Federal Transit Funding Urban and Rural

Federal Transit Administration (FTA) Urbanized Area Formula Funds are apportioned to urbanized areas (UZAs), as defined by the Census Bureau. UZAs in this report were defined by the 2010 census. Each UZA has a designated recipient, usually a metropolitan planning organization (MPO) or large transit agency, which then sub-allocates FTA funds in its area according to local policy. The designated recipient may then allow these organizations to apply directly for a grant with FTA as a designated recipient. In small urban and rural areas, FTA apportions funds to the State, which allocates them according to State policy. Indian tribes are apportioned their formula funds directly. Once obligated in a grant, all funds then become available, on a reimbursement basis.

Spending on the System

Conditions and Performance of the System

Some Aspects of System Performance Have Improved

Fatalities Increased Due to an Increase in Suicides

Transit Trends 2004-2014

Unlinked Passenger Trips, Passenger Miles, Route Miles, and Revenue Miles

Unlinked passenger trips (UPT), also called boardings, count every time a person gets on an in-service transit vehicle. Each transfer to a new vehicle or route is considered another unlinked trip, so a person’s commute to work may count as more than one trip if that person transferred between routes.

Passenger miles traveled (PMT) simply count how many miles people travel on transit. UPT and PMT are both commonly used measures of transit service consumed.

Directional route miles (DRM) measure the number of miles of transit route available to customers. They are directional because each direction counts separately; thus, a one-mile-out and one-mile-back bus route would be two DRM. Vehicle Revenue Miles (VRM) count the miles of revenue service provided by transit operators over their networks.

Future Capital Investment Scenarios–Systemwide

As in the highway discussion, the transit investment scenarios that follow pertain to spending by all levels of government combined for the 20-year period from 2014 to 2034 (reflecting the impacts of spending from 2015 through 2035); the funding levels associated with all of these analyses are stated in constant 2014 dollars. These transit scenarios also assume an immediate jump to a higher (or lower) investment level that is maintained in constant-dollar terms throughout the analysis period.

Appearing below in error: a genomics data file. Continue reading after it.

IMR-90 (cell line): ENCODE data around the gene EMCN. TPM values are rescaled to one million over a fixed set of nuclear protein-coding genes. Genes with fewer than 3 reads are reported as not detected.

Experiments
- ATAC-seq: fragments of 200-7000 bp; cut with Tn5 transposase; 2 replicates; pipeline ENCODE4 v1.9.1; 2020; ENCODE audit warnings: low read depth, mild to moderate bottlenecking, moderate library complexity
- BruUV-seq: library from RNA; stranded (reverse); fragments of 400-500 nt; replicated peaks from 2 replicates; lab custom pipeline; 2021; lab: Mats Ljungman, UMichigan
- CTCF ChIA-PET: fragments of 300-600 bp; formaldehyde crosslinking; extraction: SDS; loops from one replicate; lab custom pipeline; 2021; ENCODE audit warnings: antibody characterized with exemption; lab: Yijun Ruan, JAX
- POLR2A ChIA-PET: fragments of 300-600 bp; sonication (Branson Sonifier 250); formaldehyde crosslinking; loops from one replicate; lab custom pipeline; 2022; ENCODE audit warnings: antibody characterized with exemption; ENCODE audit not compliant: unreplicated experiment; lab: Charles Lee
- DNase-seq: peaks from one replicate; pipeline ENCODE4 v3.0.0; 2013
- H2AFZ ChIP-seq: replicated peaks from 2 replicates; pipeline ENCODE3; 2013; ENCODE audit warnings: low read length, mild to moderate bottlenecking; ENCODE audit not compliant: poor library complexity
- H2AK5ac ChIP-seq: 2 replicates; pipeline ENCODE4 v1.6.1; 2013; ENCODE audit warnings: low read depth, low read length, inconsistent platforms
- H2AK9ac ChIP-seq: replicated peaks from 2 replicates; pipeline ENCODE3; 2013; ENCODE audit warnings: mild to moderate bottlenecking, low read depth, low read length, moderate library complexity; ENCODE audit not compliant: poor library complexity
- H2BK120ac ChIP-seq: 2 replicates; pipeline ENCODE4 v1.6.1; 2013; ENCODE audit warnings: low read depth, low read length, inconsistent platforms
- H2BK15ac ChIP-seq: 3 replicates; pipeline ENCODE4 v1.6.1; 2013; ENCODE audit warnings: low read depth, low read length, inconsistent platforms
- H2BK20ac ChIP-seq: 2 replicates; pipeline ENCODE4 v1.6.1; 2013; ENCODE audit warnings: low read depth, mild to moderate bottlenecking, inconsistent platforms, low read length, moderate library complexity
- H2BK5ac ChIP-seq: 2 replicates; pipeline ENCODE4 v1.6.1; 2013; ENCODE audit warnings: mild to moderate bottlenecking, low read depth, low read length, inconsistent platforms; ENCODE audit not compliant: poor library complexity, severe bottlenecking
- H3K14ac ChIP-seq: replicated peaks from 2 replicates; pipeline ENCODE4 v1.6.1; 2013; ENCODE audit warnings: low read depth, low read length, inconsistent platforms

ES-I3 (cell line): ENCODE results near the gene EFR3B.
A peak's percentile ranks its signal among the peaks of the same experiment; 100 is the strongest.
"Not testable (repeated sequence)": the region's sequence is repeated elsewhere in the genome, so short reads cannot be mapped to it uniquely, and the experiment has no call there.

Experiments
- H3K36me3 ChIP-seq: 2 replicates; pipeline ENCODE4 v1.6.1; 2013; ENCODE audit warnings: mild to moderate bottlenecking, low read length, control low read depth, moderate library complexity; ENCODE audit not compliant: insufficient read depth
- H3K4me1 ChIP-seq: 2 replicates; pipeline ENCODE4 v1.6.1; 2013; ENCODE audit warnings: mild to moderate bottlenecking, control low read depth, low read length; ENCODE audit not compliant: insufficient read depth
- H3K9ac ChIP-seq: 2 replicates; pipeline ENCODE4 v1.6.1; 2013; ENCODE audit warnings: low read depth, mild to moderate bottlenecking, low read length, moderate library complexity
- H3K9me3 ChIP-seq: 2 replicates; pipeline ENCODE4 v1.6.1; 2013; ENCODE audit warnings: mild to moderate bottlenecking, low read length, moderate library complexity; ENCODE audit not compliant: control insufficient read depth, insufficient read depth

Included in this section for comparison purposes is an assessment of the investment level needed to replace all assets that are currently past their useful life or that will reach that state over the forecast period. This level of investment would be necessary to achieve and maintain a state of good repair (SGR), but would not address any increases in demand during that period. Although not a realistic scenario, it provides a benchmark for infrastructure preservation investment requirements. All capital investment scenarios are subjected to cost-benefit constraints.

State of Good Repair – Expansion vs. Preservation

State of Good Repair (SGR) is defined in this report as all transit capital assets being within their useful service life. This is a general construct that allows FTA to estimate system preservation needs. The analysis looks at the age of all transit assets and adds the value of those that are past the age at which that type of asset is usually replaced to a total reinvestment needs estimate. Some assets may continue to provide reliable service well past the average replacement age and others will not; over the large number of assets nationally, the differences are assumed to average out. Some assets will need to be replaced, some will just get refurbished

Expansion needs are treated separately in this analysis. They result from the need to add vehicles and route miles to accommodate more riders. Failure to meet this type of need results in crowded vehicles and represents a lost opportunity to provide the benefits of transit to a wider customer base.

Future Transit Capital Investment Scenarios

Sustain 2014 Spending Scenario

Low-Growth Scenario

High-Growth Scenario

Report Submitted to Congress on November 22, 2019.
Page posted on October 22, 2020